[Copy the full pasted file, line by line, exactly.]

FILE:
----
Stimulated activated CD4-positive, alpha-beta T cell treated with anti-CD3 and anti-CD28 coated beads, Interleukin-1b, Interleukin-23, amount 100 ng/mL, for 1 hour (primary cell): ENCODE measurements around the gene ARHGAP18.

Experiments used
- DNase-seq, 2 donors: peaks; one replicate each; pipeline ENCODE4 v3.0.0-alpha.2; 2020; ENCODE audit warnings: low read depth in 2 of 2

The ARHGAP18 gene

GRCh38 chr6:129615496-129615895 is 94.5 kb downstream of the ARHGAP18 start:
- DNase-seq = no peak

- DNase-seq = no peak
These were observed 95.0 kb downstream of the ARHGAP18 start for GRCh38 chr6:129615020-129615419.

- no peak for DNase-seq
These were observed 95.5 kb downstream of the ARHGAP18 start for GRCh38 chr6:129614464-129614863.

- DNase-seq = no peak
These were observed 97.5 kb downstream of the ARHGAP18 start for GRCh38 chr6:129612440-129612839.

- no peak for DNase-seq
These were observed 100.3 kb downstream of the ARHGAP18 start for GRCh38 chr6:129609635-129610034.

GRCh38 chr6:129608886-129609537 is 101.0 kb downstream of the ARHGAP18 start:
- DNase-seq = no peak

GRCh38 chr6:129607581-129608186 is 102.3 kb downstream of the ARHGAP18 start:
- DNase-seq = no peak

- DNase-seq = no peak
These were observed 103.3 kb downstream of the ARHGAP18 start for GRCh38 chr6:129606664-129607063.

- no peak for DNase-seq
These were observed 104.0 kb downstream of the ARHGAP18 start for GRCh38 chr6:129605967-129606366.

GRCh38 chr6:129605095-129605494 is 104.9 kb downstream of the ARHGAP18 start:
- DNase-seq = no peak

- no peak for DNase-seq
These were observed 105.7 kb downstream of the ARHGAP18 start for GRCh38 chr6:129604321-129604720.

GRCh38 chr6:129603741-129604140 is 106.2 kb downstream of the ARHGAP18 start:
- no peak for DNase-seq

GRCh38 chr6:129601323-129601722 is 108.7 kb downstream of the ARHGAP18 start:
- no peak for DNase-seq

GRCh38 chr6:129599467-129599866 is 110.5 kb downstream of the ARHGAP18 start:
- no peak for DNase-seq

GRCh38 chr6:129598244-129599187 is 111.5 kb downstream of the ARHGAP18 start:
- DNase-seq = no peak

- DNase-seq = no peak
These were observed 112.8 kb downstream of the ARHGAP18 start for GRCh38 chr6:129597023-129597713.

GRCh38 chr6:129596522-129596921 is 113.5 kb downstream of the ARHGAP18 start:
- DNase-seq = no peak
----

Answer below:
Stimulated activated CD4-positive, alpha-beta T cell treated with anti-CD3 and anti-CD28 coated beads, Interleukin-1b, Interleukin-23, amount 100 ng/mL, for 1 hour (primary cell): ENCODE measurements around the gene ARHGAP18.

Experiments used
- DNase-seq, 2 donors: peaks; one replicate each; pipeline ENCODE4 v3.0.0-alpha.2; 2020; ENCODE audit warnings: low read depth in 2 of 2

The ARHGAP18 gene

GRCh38 chr6:129615496-129615895 is 94.5 kb downstream of the ARHGAP18 start:
- DNase-seq = no peak

- DNase-seq = no peak
These were observed 95.0 kb downstream of the ARHGAP18 start for GRCh38 chr6:129615020-129615419.

- no peak for DNase-seq
These were observed 95.5 kb downstream of the ARHGAP18 start for GRCh38 chr6:129614464-129614863.

- DNase-seq = no peak
These were observed 97.5 kb downstream of the ARHGAP18 start for GRCh38 chr6:129612440-129612839.

- no peak for DNase-seq
These were observed 100.3 kb downstream of the ARHGAP18 start for GRCh38 chr6:129609635-129610034.

GRCh38 chr6:129608886-129609537 is 101.0 kb downstream of the ARHGAP18 start:
- DNase-seq = no peak

GRCh38 chr6:129607581-129608186 is 102.3 kb downstream of the ARHGAP18 start:
- DNase-seq = no peak

- DNase-seq = no peak
These were observed 103.3 kb downstream of the ARHGAP18 start for GRCh38 chr6:129606664-129607063.

- no peak for DNase-seq
These were observed 104.0 kb downstream of the ARHGAP18 start for GRCh38 chr6:129605967-129606366.

GRCh38 chr6:129605095-129605494 is 104.9 kb downstream of the ARHGAP18 start:
- DNase-seq = no peak

- no peak for DNase-seq
These were observed 105.7 kb downstream of the ARHGAP18 start for GRCh38 chr6:129604321-129604720.

GRCh38 chr6:129603741-129604140 is 106.2 kb downstream of the ARHGAP18 start:
- no peak for DNase-seq

GRCh38 chr6:129601323-129601722 is 108.7 kb downstream of the ARHGAP18 start:
- no peak for DNase-seq

GRCh38 chr6:129599467-129599866 is 110.5 kb downstream of the ARHGAP18 start:
- no peak for DNase-seq

GRCh38 chr6:129598244-129599187 is 111.5 kb downstream of the ARHGAP18 start:
- DNase-seq = no peak

- DNase-seq = no peak
These were observed 112.8 kb downstream of the ARHGAP18 start for GRCh38 chr6:129597023-129597713.

GRCh38 chr6:129596522-129596921 is 113.5 kb downstream of the ARHGAP18 start:
- DNase-seq = no peak